ICB

  2-5 June 2009 University of Sassari, Italy

  2009

 
 

The 3rd IAPR/IEEE International Conference on Biometrics

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Keynote Speakers



  Heinrich H. Bülthoff
    Max Planck Institute for Biological Cybernetics
    Tübingen, Germany

Heinrich Bülthoff holds a Ph.D. degree in the natural sciences from the Eberhard Karls University in Tübingen. From 1980 to 1988 he worked as a research scientist at the Max Planck Institute for Biological Cybernetics and the Massachusetts Institute of Technology. He was Assistant, Associate and Full Professor of Cognitive Science at Brown University in Providence from 1988 – 1993 before becoming director at the Max Planck Institute for Biological Cybernetics. Since 1996 he is also Honorary Professor at the Eberhard Karls University in Tübingen and since 2004 Editor in Chief of the ACM Transactions on Applied Perception. He is head of the Department “Human Cognition, Perception and Action” in which a group of about 60 biologists, computer scientists, mathematicians, physicists and psychologists work on perceptual, cognitive, and computational aspects of higher level processes in three research areas: recognition and categorization (RECCAT), perception, graphics, and computer vision (PGCV), and perception and action in virtual environments (PAVE). Prof. Bülthoff is involved in many international collaborations on these topics including a highly successful track record of EU-funded projects. Prof. Bülthoff was member of the board of directors of the Graduate School for Cognitive Neurobiology, Tübingen – first Graduate School in Germany that implemented a PhD curriculum in cognitive neurobiology and founding member of the board of d irectors of the Graduate/Postgraduate School of Neural & Behavioural Sciences and International Max Planck Research School – one of the first international graduate schools in Germany. He is in the Advisory board of the Sonderforschungsbereich SFB 550. the Advisory board of the Research Planning Committee of the Eberhard Karls University of Tübingen and in the board of the Werner Reichardt Centre for Integrative Neuroscience (CIN).

Philosophy

My philosophy to understand higher brain functions is to analyze human behavior in psychophysical experiments using physically realistic stimuli by making use of state of the art computer graphics and virtual reality technology. The primary purpose of perception is to enable interaction with the environment. Interactions may include walking from one place to another, grasping an object, talking to a person, or navigating a car. In return, such actions directly affect our perception of the world. The view we take is that in many aspects of behavior, motor actions and sensory processing are inseparably linked and therefore can be best studied in a closed action/perception loop by using virtual reality technology, part of which has been developed in house.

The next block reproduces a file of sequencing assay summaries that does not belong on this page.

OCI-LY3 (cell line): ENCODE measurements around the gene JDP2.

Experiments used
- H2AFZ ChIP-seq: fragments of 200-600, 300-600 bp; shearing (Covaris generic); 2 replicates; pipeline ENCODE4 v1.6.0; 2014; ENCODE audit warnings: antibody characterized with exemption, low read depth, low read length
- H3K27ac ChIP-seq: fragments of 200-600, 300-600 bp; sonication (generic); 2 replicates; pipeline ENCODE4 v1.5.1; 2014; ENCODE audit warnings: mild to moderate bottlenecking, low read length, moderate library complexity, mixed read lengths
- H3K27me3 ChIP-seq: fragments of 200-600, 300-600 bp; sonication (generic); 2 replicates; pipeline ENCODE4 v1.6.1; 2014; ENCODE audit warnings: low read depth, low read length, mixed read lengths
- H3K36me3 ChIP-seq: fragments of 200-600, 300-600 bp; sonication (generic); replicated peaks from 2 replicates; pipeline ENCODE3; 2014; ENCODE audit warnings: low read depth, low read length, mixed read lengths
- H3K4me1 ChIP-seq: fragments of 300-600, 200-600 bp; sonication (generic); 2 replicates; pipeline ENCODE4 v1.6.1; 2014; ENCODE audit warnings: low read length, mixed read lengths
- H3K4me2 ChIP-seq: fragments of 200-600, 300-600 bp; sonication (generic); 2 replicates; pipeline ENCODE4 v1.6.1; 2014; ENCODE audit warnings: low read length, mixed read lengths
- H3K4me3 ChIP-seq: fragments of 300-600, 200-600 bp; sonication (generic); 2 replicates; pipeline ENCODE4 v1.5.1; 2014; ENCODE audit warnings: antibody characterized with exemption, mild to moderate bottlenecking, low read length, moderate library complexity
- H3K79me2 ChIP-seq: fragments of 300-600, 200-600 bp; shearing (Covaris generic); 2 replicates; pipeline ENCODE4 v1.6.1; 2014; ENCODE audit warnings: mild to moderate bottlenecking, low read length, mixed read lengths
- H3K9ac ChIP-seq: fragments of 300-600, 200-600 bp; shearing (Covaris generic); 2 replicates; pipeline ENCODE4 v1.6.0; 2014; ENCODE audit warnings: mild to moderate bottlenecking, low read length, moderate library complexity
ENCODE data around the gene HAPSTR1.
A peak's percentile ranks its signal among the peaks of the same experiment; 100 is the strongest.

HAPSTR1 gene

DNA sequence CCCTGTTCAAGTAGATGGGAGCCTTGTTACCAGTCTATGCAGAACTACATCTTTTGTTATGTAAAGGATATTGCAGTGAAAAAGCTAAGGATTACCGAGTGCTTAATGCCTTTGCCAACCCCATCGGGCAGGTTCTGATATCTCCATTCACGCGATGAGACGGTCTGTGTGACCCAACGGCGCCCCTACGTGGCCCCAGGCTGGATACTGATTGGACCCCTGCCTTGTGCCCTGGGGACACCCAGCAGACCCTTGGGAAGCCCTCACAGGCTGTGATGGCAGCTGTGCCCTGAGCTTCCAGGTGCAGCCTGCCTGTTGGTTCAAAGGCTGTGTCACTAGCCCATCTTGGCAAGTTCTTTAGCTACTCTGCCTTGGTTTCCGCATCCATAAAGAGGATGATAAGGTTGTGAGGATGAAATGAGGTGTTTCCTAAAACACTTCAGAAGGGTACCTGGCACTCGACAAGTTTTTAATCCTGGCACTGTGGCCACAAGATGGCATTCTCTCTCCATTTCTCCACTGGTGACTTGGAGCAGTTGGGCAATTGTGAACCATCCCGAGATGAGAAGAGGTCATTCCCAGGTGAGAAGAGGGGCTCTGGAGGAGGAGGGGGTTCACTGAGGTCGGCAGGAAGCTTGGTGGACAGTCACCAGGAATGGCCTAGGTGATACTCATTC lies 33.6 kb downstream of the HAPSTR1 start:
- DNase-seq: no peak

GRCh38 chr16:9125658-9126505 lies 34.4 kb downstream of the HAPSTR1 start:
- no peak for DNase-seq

Research groups in the Bülthoff Department

Studies of multimodal cue integration, navigation and scene recognition in the PAVE group make use of a large virtual reality projection, motion capture and body tracking facilities, and a six degree of freedom motion simulator platform. Our unique motion simulator based on an industrial robot arm (Kuka) has been further developed into a full closed-loop simulator. This simulator has allowed us to use novel paradigms for investigations ranging from low-level perceptual processes such as visuo-vestibular cue integration to high-level issues such as learning of dynamic systems. In our recognition and categorization group (RECCAT) we aim to understand how the visual system represents, recognizes and categorizes different classes of objects. We are actively studying both static (e.g., color, texture, shape) and dynamic (e.g., characteristic movements, facial expressions, body actions) aspects of faces and non-face objects, the importance of the context in which these stimuli are learned; and how the visual system may interact with other sensory modalities in recognition and categorization (e.g., audition, haptics). Face recognition is studied in our face lab using a unique face database of more than 200 laser-scanned 3D head models which we collected over the years and which are now used in many other laboratories all over the world. Recently we built also a very large video corpus of dynamic facial expression which we plan to make publicly available. Results from the research in the face lab have already been applied to machine vision systems for the automatic synthesis of faces and facial expressions. This successful integration of computer vision, computer graphics, and perception has become another strong focus of our department in the PGCV group. Using our expertise in computer animation we have built a highly realistic and flexible facial animation system which in turn has allowed us to conduct perceptual experiments at levels of detail that had not been possible before. Computational analyses have started to be applied to higher-level topics such as perception of art, whereas exploiting the properties of human perception has resulted in image manipulations that change the appearance of materials using only simple heuristics.

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Last update : December 12, 2007